28 juillet 2018

An Italian marble relief portrait of Cosimo I de 'Medici (1519-1574), attributed to Baccio Bandinelli (1493-1560), circa 1537

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Lot 437. An Italian marble relief portrait of Cosimo I de 'Medici (1519-1574), attributed to Baccio Bandinelli (1493-1560), circa 1537; height 25 1/2 in., width 21 1/4 in.; 65, 54 cm. Estimate 300,000 — 500,000 USD. Lot sold 362,500 USD. Photo: Sotheby's.

ProvenanceCollection Giuseppe Pacini, Florence.

LiteratureG. Sangiorgi, Catalogo degli oggetti d'arte e di antichità componenti le collezioni G. Pacini di Firenze, Florence, April 25, 1892 and following days, lot 232. 
K.  Langedijk , The Portraits of the Medici, 15th-18th centuries, Florence, 1981-87, vol. I, p. 455, no. 27, 98

Note: This portrait of the young Cosimo I de 'Medici (1519-1574) was apparently executed when the future Grand Duke of Florence was 17 years old, just prior to his rise to power in 1537. While the combination of his simple clothing and the lack of a beard suggest his age, this portrait nonetheless captures the subject's authority and commanding presence. His distinguished, prominent chin, slightly pronounced lower lip and sloping nose are particularly evident in other early renderings of  Cosimo I in profile, among them a group of medals by Domenico di Polo (Langedijk, op. cit., pp. 496-498, nos. 27, 156-161), a black chalk drawing by Pontormo, 1537, in the Uffizi, Florence (Langedijk, op. cit., fig.  66) and a painting based on a design by Pontormo from the workshop of Vasari depicting Cosimo in civilian clothes (Langedijk, op.cit., figs. 27, 55).

Direct comparisons can also be made to the Bandinelli's other portraits of the Prince executed in the 1540s and 1550s, including his marble bust of a slightly older and armoured Cosimo in the Museo Nazionale del Bargello, Florence (c. 1540-1541)  (fig. 1) as well as a dynamic image of the Prince also in armour and with a turned head in the Metropolitan Museum of Art, New York circa 1539-40 (fig. 2). Bandinelli's profile self portrait reliefs in marble (in the Museo dell' Opera del Duomo, Florence and in the Louvre, Paris) also share attributes with the present relief in the rendering of the curls of hair and the large, blank eyes, as well as the curved truncation of the bust.

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Baccio Bandinelli (1488-1560), Bust of Cosimo I de' Medici, marble, 1543, Museo Nazionale del Bargello, Florence.

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Baccio Bandinelli (Italian, Gaiole in Chianti 1493–1560 Florence), Cosimo I de' Medici (1519–1574), Duke of Florence, 1539–40, Marble, Wrightsman Fund, 1987, Accession Number: 1987.280© 2000–2018 The Metropolitan Museum of Art.

Baccio Bandinelli was a faithful servant to Cosimo throughout his career and essentially became his official court sculptor. He executed a large number of portraits of the Prince, including a full-length figure for the Palazzo della Signoria, two bronze portraits including, a bust in the Bargello and a half-figure in the Palazzo Pitti. In many of these images, particularly in the earlier portraits, Bandinelli idealized the features of his subject and resolved the compact masses of hair in the same manner.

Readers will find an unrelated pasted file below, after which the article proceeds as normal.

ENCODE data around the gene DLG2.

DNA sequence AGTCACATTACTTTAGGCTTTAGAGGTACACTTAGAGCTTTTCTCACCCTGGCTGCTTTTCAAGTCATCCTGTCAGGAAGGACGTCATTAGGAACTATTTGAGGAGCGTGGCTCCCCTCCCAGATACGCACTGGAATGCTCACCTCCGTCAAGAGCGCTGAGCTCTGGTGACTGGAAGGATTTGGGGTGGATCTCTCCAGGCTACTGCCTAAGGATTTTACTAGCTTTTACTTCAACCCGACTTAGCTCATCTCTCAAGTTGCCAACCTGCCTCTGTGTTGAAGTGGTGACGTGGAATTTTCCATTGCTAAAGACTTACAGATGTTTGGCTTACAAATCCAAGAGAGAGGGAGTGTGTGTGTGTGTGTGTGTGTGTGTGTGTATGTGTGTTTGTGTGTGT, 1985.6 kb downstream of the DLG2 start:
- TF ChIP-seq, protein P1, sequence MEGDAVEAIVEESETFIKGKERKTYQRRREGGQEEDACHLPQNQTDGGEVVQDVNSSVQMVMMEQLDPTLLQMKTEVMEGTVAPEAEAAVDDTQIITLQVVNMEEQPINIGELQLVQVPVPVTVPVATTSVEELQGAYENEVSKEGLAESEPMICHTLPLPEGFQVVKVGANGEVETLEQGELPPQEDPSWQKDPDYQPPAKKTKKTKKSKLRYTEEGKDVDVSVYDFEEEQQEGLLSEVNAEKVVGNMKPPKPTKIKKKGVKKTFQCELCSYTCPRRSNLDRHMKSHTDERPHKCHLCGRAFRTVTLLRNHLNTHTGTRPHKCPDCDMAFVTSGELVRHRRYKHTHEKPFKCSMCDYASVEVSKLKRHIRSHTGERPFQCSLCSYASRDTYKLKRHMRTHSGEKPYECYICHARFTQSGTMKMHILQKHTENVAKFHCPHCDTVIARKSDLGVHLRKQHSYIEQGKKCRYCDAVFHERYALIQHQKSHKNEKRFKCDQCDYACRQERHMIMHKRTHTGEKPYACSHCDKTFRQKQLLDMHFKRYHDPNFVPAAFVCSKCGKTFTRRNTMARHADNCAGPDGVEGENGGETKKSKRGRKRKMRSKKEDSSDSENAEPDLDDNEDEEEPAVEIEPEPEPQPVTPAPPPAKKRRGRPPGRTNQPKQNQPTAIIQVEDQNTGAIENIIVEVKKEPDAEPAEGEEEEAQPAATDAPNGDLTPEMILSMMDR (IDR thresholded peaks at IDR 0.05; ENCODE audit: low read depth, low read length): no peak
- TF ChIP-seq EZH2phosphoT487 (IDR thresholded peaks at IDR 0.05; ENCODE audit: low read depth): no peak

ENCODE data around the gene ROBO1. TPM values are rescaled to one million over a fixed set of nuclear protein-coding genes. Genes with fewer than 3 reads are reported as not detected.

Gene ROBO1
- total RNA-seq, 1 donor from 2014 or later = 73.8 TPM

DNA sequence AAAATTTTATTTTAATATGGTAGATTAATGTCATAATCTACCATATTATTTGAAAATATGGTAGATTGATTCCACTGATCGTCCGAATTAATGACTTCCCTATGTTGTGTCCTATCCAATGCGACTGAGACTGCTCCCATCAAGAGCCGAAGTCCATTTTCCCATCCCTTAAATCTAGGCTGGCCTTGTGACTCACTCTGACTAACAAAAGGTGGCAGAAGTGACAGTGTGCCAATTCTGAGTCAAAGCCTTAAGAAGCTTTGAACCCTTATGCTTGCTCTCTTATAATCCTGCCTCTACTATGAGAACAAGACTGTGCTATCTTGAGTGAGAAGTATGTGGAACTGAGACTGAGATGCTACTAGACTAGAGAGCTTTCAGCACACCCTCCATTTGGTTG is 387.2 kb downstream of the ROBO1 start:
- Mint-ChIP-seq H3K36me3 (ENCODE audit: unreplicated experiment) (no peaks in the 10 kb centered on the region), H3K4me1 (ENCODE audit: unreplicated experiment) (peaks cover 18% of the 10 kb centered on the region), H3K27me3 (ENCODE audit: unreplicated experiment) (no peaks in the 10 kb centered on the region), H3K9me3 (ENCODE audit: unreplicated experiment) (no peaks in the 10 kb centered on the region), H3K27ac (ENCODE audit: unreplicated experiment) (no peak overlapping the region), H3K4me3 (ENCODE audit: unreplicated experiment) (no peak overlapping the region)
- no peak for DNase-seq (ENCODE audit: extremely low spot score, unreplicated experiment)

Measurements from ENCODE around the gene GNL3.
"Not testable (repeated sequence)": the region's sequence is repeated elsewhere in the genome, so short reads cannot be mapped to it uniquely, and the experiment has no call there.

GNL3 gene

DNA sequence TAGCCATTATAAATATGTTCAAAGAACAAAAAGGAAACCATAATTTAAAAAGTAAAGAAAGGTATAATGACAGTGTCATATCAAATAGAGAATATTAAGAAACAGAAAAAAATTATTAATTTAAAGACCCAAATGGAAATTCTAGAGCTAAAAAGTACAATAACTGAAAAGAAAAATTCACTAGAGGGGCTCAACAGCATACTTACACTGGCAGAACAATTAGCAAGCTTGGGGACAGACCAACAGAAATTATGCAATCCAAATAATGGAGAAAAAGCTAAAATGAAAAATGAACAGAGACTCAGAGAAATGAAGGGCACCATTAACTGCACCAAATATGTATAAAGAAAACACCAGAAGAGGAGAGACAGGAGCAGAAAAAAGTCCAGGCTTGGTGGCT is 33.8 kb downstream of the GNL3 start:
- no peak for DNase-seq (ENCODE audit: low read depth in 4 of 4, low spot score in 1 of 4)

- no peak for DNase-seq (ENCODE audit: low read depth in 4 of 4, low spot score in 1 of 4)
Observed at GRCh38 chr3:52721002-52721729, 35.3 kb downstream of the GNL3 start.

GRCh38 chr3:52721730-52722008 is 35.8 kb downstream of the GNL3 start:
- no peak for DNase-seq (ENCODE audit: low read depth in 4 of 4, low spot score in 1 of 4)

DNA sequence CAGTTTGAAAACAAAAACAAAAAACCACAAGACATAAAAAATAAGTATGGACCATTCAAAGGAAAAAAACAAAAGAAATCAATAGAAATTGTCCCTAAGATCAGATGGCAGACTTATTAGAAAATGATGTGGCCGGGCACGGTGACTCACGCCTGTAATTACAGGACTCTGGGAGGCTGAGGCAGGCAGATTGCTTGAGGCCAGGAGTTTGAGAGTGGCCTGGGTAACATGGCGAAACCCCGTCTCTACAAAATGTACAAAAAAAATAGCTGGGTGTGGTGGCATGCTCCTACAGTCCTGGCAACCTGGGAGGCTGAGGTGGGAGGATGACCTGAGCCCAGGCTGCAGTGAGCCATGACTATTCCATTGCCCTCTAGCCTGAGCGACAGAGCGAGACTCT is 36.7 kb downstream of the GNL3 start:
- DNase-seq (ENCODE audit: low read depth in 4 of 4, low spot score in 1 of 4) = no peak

When Duke Cosimo I had moved to the Palazzo Vecchio, Bandinelli was given the task of decorating the Udienza together with Giuliano di Baccio. The room was to house statues of Cosimo I and his ancestors within an architectural framework. The Udienza was finished by Vasari, Caccini and de Rossi. Beginning in 1547, Bandinelli was put in charge of the Opera del Duomo and sculpted, among other works, the Adam and Eve, now in the Bargello, for the high altar.

Bandinelli was a sculptor, painter and draughtsman whose father was a prominent goldsmith who was also supported by the Medici. Baccio was loyal to this powerful family, even during their exile from Florence, 1493-1513, which gained him constant commissions. He worked for the sculptor Giovanni Francesco Rustici some time before 1508, where he learned how to model in wax and clay. His first major sculptural commission was for a St. Peter in marble (1515-17) for the crossing of the Duomo. He produced sculpture and decorations for the ceremonial entry into the city for the new pope; this included a colossal terracotta figure of Hercules (destroyed) made for the Loggia dei Lanzi where it sat adjacent to Michelangelo's David. This sparked the rivalry between the two sculptors and the competition over who would carve the pendant to the David. Pope Leo X's return to Florence afforded Bandinelli a series of commissions of nude, muscular Classical gods and heroes, many of which are documented in his drawings. When Giulio de' Medici was elected pope Clement VII, Bandinelli gained more commissions including the decorations for the papal coronation in 1523. With the Sack of Rome in 1527 and the Seige of Florence, along with the expulsion of the Medici, Bandinelli left his native city. After producing a good number of sculptures, validating his name throughout Italy, he returned to Florence and carved the group of Hercules and Cacus, in the Piazza della Signoria, which established him as the official sculptor to the Medici Dukes, first Alessandro and then Cosimo I.

RELATED LITERATURE: A. Venturi, Storia dell' Arte Italiana, 10ii, Milan, 1936 (reprinted New York 1983), pp.187-240.
John Pope-Hennessy, Italian Renaissance and Baroque Sculpture, vol. III, 4th edition, London, 1996

Sotheby's. Important Old Master Paintings & Sculpture, New York, 27 janv. 2011

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